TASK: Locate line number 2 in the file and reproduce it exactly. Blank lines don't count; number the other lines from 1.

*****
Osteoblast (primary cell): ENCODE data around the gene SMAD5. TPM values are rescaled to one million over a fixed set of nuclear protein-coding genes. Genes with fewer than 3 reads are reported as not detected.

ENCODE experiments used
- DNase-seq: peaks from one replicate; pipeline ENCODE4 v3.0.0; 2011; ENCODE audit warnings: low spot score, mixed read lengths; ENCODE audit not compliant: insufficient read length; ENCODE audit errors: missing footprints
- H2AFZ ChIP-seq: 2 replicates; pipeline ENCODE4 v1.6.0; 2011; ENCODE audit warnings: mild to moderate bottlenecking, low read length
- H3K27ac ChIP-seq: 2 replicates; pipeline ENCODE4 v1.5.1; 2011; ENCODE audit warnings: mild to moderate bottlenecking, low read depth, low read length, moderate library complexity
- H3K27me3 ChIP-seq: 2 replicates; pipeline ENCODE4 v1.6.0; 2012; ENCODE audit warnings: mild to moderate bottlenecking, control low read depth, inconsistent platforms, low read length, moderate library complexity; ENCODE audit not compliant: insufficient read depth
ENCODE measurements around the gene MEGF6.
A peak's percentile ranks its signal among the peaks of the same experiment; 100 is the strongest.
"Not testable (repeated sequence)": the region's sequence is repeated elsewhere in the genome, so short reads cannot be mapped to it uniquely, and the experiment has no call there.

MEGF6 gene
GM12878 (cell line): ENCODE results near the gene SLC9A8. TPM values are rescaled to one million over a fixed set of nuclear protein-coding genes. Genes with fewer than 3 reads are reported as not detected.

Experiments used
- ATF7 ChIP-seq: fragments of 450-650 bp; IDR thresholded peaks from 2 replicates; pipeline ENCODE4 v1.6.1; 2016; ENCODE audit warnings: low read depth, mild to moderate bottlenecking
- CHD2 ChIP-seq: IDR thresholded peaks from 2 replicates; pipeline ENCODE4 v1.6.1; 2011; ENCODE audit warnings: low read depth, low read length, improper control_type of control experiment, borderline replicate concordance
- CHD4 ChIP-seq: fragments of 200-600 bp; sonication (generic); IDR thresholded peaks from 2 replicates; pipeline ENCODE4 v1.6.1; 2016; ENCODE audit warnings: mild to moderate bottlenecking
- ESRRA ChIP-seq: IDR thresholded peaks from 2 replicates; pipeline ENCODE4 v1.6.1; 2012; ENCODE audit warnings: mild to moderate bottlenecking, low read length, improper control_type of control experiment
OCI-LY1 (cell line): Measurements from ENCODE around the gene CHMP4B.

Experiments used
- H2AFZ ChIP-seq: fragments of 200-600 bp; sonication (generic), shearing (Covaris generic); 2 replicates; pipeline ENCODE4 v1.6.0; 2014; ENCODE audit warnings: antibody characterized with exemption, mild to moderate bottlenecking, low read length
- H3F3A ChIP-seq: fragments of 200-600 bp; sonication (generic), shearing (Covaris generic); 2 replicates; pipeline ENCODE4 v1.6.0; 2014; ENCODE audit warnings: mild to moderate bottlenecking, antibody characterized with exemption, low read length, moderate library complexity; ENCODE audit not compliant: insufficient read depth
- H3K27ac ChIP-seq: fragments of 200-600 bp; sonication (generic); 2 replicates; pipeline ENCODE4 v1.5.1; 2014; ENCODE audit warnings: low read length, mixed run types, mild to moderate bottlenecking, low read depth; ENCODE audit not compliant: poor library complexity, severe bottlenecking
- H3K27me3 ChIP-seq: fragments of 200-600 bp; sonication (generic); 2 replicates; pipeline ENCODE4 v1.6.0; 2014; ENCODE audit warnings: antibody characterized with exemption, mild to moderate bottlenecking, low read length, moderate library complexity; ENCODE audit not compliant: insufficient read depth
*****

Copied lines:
ENCODE experiments used